Regarding the strengthening of the joint on the gear, thin metal rings (tight fit) glued on both sides around the boss would have helped.

The reason most manufacturers use plastic gears is because they function with very less noise and for the intended function there is very little torque that needs to be transmitted. Plastic looses strength when exposed to heat over a period of time and is prone to fracture, fortunately in your case the gear had cracked and split in two. If it was a case of broken teeth, it would not be possible to fix without a replacement of the part.

Metal gears though have a long life but will have a noisy operation.

Regards
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Old 22nd June 2020, 17:23   #8
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Re: DIY: Fixing a broken automatic outside rear view mirror

Quote:
Originally Posted by Brumby View Post
Regarding the strengthening of the joint on the gear, thin metal rings (tight fit) glued on both sides around the boss would have helped.
That is a very neat idea. Though the worm gear on which this plastic cog fits has a slightly squarish spindle, but with some improvisation, this would strengthen the link.
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Old 22nd June 2020, 18:07   #9
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Re: DIY: Fixing a broken automatic outside rear view mirror

Wow incredible work, really appreciate you taking time out and putting such effort to get the ORVM fixed. Me, being me, had disconnected the motor of the mirror assembly on my erstwhile Honda CR-V 2.4. I used it as a manual mirror for almost six months, before the car found a new buyer.

The issue with such micro parts, the gear in your case, is that you do not get a replacement at the ASS or even at FNGs, the only solution is to replace the entire assembly which is unnecessarily expensive.

Thank You for sharing this DIY report with such detailed pictures, this is going to be very useful for a lot of us in the future.
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Old 22nd June 2020, 21:46   #10
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Re: DIY: Fixing a broken automatic outside rear view mirror

Quote:
Originally Posted by saket77 View Post
I will share how I repaired that thing at home and without spending big bucks on it.
I did something similar in my Mk5 Jetta the other day. The right side mirror folding motor went kaput! And hence the left side too stopped working properly and only moves a bit (I think the right side motor is drawing too much electricity, not sure though). I removed the motor and only when i connected it directly to the battery it budged. I tried to source a replacement motor, but due to the COVID - situation, I was not able to procure it. So for now, I've freed the right side mirror motor a bit with WD-40 and fixed the mirror back. Now the left side mirror completely retracts, though the right side mirror only retracts partially (the rest has to be done manually). But I think I can fix it once I can get my hands on a replacement motor.
I was thinking about posting it once I made sure it works, but you have beaten me to it .
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Old 28th June 2020, 07:53   #11
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Re: DIY: Fixing a broken automatic outside rear view mirror

I am not sure whether TBHP approves of mere appreciation posts. But, decided to post anyway.

Clicked on this thread, on just a whim. I haven't faced this issue yet. But, I am glad that I did. It is a perfect tutorial on how to fix things with whatever little resource we have here.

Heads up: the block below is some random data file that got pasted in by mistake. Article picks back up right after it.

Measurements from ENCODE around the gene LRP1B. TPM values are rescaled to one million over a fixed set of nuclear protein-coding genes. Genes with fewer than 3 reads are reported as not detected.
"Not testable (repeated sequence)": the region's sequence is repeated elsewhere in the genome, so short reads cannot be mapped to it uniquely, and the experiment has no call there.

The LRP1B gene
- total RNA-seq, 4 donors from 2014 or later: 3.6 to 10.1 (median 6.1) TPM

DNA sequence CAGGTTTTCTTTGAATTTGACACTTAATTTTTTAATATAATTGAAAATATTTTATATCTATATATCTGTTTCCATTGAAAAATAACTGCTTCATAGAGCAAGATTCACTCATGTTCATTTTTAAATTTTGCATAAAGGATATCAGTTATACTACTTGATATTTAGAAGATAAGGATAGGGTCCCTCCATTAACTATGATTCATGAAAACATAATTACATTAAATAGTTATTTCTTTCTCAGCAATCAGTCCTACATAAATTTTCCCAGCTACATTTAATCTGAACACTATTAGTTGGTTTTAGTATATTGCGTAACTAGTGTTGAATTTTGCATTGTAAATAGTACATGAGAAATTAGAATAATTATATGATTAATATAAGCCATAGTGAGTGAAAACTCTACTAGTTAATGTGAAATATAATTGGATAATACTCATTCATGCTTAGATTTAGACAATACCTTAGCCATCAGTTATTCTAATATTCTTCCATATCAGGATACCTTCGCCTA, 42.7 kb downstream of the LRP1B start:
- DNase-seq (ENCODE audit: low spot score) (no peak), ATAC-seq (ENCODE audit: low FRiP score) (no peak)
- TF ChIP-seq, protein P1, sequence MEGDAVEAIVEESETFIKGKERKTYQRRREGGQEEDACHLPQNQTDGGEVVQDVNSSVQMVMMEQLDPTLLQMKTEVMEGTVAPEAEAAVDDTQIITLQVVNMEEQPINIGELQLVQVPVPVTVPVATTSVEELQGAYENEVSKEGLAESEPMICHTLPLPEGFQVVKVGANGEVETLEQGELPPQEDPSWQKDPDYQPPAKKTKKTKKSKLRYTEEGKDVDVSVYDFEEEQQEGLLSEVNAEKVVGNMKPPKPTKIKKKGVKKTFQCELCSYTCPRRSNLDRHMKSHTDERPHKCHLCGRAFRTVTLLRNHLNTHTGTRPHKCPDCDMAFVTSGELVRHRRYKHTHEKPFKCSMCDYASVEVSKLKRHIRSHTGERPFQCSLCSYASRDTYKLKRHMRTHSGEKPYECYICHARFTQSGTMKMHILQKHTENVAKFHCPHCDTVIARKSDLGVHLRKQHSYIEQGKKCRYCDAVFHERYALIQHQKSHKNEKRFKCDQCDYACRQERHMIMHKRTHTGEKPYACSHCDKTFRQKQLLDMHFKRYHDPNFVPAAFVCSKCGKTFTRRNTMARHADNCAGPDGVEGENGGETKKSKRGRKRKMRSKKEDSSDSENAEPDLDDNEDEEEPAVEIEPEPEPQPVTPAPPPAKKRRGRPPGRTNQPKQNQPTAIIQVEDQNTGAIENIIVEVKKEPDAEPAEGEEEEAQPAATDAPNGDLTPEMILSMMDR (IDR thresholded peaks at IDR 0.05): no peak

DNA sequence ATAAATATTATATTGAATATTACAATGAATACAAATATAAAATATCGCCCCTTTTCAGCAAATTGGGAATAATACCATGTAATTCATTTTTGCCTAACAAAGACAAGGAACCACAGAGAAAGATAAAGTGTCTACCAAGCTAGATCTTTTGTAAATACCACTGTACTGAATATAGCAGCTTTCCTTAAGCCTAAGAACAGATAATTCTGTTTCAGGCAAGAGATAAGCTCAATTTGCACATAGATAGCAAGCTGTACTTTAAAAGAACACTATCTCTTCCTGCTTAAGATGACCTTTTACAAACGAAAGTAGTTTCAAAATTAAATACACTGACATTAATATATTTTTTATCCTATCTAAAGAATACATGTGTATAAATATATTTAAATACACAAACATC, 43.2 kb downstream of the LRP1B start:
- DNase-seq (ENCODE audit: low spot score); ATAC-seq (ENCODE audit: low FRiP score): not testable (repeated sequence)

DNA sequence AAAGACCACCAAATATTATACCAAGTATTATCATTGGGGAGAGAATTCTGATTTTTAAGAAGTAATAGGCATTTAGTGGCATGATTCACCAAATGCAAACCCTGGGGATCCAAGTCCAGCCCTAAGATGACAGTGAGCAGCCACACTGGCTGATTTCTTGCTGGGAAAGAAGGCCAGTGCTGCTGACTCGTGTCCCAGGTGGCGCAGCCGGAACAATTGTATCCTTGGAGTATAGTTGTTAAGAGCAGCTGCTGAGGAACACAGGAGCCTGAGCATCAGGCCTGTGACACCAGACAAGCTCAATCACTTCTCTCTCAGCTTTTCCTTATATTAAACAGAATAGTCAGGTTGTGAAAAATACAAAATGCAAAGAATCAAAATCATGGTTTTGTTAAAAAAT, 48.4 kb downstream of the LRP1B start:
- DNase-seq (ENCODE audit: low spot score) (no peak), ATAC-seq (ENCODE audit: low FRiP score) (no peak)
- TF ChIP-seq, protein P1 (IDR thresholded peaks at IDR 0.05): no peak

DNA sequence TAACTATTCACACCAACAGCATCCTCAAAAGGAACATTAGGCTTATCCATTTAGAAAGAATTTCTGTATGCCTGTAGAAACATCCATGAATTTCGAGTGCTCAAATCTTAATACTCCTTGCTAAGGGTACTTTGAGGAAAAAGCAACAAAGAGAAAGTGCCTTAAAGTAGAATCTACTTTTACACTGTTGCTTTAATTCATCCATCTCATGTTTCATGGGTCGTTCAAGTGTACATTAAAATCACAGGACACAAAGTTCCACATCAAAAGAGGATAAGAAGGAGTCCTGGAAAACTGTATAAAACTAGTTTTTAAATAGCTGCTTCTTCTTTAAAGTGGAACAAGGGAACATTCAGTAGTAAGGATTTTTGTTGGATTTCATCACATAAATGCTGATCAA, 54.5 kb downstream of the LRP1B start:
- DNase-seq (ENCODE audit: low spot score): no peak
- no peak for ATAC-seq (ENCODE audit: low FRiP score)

I am sure if it had been an ASS job, it would be either a shoddy "jugaad" , that would only last a few days, or an entire unit replacement, most probably the latter, that would have costed you a bomb.

The way you prepped the gears before gluing - proper de-greasing and sanding, for better adhesion, shows your technical acumen.

Thanks for posting this tutorial.
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Old 30th June 2020, 12:37   #12
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Re: DIY: Fixing a broken automatic outside rear view mirror

Quote:
Originally Posted by vigsom View Post
I am surprised at this rotten quality offering by Honda; I know two Corollas where the Koito mirrors go on and on and on ( a 2003 and another 2005 that I held for a few years and then sold, in which the mirrors work flawlessly even today)
I can attest to the quality of Toyota's SVMs. But I think the mirrors are made are made by Denso. Of course, that's a guess because I've never had to open the assembly till now (touch wood).

Quote:
Originally Posted by saket77 View Post
Since the epoxy/resin takes a considerably longer time to cure; I left the gears to dry out for a couple of days. Before the epoxy dries out completely, care to remove any excess glue to make sure you don't alter the gearing resistance accidentally by leaving glues between the teeth..I would have ideally wanted to replace this cracked plastic gear but because of non-availability of this part made me go this way. I hope it holds on well. Right now, it is working perfectly since a week a now.Trust that will be of help to someone in need.
Thanks for this DIY Saket, this will be most useful for owners of cars with powered mirrors.
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Old 23rd October 2022, 19:55   #13
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Re: DIY: Fixing a broken automatic outside rear view mirror

Recently I ran into the right side power folding mirror issue as a motorcyclist brushed his handle against the ORVM at the traffic signal. There was no external damage and everything worked fine except the folding mechanism.

The OEM option was to change the full mirror assembly which I felt was unnecessary. I was tempted to open the mirror assembly but felt that the exercise would be futile if I didn't have the parts. I wanted a proper solution (replacement of the needed part inside the assembly)

So ended up getting the inner motor unit replaced at a local workshop. He was pretty good at it.
J M Side Mirror Specialist.
Location:https://goo.gl/maps/Ag8g116Kod2xUyhSA

Last edited by for_cars1 : 23rd October 2022 at 19:59.